“Don’t do anything stupid, lad”
Adolescent hijinks turn tragic on multiple fronts in Fernando Guzzoni‘s Jesús despite my not being sure there was going to be a solid point to the film until mid-way through. Everything previous merely sat as a slice of life for the titular character, a normal everyday Chilean punk named Jesús (Nicolás Durán) with too much autonomy and not enough direction. He’s practically raising himself after the death of his mother, Dad (Alejandro Goic‘s Héctor) constantly out of town working. So the eighteen-year old roams the streets dancing with a Korean Pop band for kicks, breaking into parks at night to drink and do whippits, or cruising for girls at parties to earn a blowjob. He means well most times, but his malleability when drunk inevitably spells trouble.
And it’s a good thing trouble comes—not for him, but the audience. Before then the only real action occurs off-screen, a supposed mugging taking Jesús’ glasses and phone in one fell swoop. Besides that it’s just him getting wasted with Pizarro (Sebastián Ayala) and Beto (Gastón Salgado), two miscreants for which the lengths they’ll go to have a good time are yet to be determined. Héctor arrives briefly as a caring man with a firm hand, giving his son money to buy new glasses if he agrees to start pulling his weight around the house. If Jesús isn’t finishing high school until next semester, he can at least cleanup after himself. Rather than this chore proving a matter of appeasing his father, though, it’s really about self-pride.
Their relationship can’t be anything other than strained as a result. Héctor is doing his best, but remaining out of sight to do so. Conversations revolve around what’s on TV because anytime Jesús tries to talk about his life it gets shot down by prejudice. His father would rather poke fun at the people he hangs with instead of making an effort to meet them or engage his son in anything other than chastisement. I’m not saying we’re supposed to blame the old man for his offspring’s actions to come, but the heavy air between them definitely doesn’t help. Jesús’ environment is what pushes him into precarious situations fueled by sex and drugs. It’s not an excuse as his guilt ravaged self-loathing attests, but it is a cause.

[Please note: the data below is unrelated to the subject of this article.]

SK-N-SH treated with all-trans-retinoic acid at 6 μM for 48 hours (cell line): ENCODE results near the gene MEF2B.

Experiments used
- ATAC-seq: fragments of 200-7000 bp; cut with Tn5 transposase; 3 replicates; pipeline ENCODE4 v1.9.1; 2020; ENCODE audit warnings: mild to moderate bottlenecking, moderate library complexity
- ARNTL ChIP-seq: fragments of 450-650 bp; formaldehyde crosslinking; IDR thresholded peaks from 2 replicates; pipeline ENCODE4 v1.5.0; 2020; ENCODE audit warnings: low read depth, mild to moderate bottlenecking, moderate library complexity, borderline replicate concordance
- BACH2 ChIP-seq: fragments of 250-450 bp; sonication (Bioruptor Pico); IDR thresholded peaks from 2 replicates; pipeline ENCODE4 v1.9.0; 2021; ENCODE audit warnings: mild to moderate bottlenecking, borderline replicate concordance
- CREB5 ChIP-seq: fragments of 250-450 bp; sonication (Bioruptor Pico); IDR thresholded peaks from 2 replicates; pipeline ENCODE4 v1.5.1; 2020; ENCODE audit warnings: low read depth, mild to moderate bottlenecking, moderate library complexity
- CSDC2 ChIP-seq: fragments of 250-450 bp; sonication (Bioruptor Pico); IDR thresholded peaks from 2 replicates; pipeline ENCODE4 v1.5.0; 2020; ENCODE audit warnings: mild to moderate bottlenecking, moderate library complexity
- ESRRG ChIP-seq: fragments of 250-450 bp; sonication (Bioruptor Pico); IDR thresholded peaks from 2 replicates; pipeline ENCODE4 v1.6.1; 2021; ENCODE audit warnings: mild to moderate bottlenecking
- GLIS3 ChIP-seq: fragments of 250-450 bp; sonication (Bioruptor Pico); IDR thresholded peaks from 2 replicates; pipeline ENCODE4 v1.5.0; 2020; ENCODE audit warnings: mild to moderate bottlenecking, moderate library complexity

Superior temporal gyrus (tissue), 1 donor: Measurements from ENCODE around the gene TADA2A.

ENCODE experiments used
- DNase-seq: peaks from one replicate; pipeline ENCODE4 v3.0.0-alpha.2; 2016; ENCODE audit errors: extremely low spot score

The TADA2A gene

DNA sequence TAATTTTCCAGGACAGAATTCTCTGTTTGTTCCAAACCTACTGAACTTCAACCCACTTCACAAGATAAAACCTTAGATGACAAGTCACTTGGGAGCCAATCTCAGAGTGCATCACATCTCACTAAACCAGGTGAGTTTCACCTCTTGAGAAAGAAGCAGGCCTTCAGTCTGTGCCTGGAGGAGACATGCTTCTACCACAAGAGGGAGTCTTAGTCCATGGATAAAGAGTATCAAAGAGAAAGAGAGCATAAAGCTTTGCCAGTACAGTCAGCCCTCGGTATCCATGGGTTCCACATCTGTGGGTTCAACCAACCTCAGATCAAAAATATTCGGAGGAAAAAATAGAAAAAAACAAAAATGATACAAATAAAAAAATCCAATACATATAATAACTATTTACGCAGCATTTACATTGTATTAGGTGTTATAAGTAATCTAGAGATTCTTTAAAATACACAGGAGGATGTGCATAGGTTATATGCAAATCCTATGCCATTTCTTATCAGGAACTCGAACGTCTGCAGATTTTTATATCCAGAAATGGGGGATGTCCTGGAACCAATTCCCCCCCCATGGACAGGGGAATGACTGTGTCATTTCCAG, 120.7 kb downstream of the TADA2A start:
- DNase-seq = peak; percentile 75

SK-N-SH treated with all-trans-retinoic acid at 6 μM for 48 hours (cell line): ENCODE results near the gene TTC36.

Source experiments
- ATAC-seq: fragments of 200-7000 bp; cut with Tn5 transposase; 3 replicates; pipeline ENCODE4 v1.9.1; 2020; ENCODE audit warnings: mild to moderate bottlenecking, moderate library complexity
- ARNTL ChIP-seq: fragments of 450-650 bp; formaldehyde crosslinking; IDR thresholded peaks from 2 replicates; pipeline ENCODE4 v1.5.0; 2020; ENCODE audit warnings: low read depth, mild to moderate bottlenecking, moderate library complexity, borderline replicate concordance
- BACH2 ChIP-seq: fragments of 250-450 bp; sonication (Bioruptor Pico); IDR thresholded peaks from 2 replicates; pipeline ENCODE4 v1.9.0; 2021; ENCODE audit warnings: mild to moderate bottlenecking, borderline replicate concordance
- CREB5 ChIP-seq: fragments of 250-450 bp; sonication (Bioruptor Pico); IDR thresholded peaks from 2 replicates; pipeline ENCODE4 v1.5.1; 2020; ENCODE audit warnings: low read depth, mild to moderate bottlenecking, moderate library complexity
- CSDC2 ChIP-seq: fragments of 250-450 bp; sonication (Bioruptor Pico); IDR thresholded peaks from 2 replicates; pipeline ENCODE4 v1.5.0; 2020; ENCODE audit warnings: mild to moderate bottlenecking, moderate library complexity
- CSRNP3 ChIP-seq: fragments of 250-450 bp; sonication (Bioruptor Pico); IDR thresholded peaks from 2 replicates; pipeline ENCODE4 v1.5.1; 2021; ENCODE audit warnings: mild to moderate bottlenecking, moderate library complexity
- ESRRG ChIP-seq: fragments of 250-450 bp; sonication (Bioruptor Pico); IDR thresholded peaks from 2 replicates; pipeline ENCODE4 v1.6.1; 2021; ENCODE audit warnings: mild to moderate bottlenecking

The saddest part proves to be the simple revelation that it takes a grave misstep to finally get Héctor to stop and listen—the definition of too late. He checks his phone to see work calling, but doesn’t pick up. He’s in parent mode, racking his brain to find a solution to an impossible situation so as not to think about Jesús’ actions on an objective level. There’s no one else who can help the kid, his friends and accomplices turning on his sensitivity and humanity as they go into full alert for self-preservation. But what is Héctor to do when the worst possible scenario is revealed to have come true? What can any parent do when justice condemns a child while saving the latter forsakes an innocent?
Guzzoni turns his intensely authentic look at teenage rebellion with unsimulated oral sex, rampant drug use, and gleeful violence into a dark parable pitting blood relations against God. From the grainy pulse of a K-Pop competition to inebriated laughter to fellatio under a tree memorializing the dead, Jesús’ journey is a roller coaster without rules or consequences that he has yet seen. They run wild and scorch earth, their drunken stupors making fools of themselves more than anything else. We applaud Héctor’s tough love; resigned to the reality it’s proving ineffective. And we watch Jesús’ seemingly compassionate teen fall in with a crowd devoid of morality. Guzzoni won’t even let a potential good deed lie, turning an unsuspecting stranger’s salvation into a nightmare for all involved instead.
There’s no benefit of the doubt or optimistic resolution, every opportunity Jesús and Héctor take to hopefully make the horrible situation better blows up in their faces. What seemed like harmless fun turns cruel quickly and just as Jesús was left mugged and beaten while onlookers did nothing to help, he lets the adrenaline rush of friendship and the immortality of beer goggles turn the tables so he becomes worse than the scared public communally rejoicing in silence that they weren’t on the other end of the knife. Jesús becomes a willing participant this instance. A cheerleader and accomplice to a heinous act that may or may not come back to haunt him. But it’s often the prison we erect in our minds that’s worse than jail.
A point of view shift occurs as Jesús succumbs to his pain. Guzzoni supplies a reprieve from feeling sorry for him despite his crime to linger on Héctor instead. We’ve done it before with camera in car as he shoves his son out and drives away, but now he becomes the focal point. We’re privy to his emotions, his pain and suffering while wrestling with personal demons about what to do next. He wants to help his child, of course he does. But at what cost to himself? Can he live with being an accomplice to the accomplice? How about watching his son be taken away in handcuffs? How removed from the act must he be to not feel complicit? Because even if he wasn’t there, knowing’s enough.
The raw aesthetic of Jesús’ life when he truly believed he was invincible is multiplied ten-fold by emotional turmoil as the bottom drops while Héctor’s frustrations melt into uncertain worry, the struggle between humanity and family too much to bear. Both Durán and Goic are phenomenal in the roles, their feelings pent-up until tearful releases shown in almost complete silence arrive in the distance. Guzzoni shows us reactions first, the distraught soul on the other end left to our imagination until entering into frame. And with a bleak finale that won’t soon leave you, Jesús proves a gripping cautionary tale unafraid to let its characters suffer for justice. A son’s mistake becomes a father’s failure and no matter what happens, no one’s soul is left whole.
courtesy of TIFF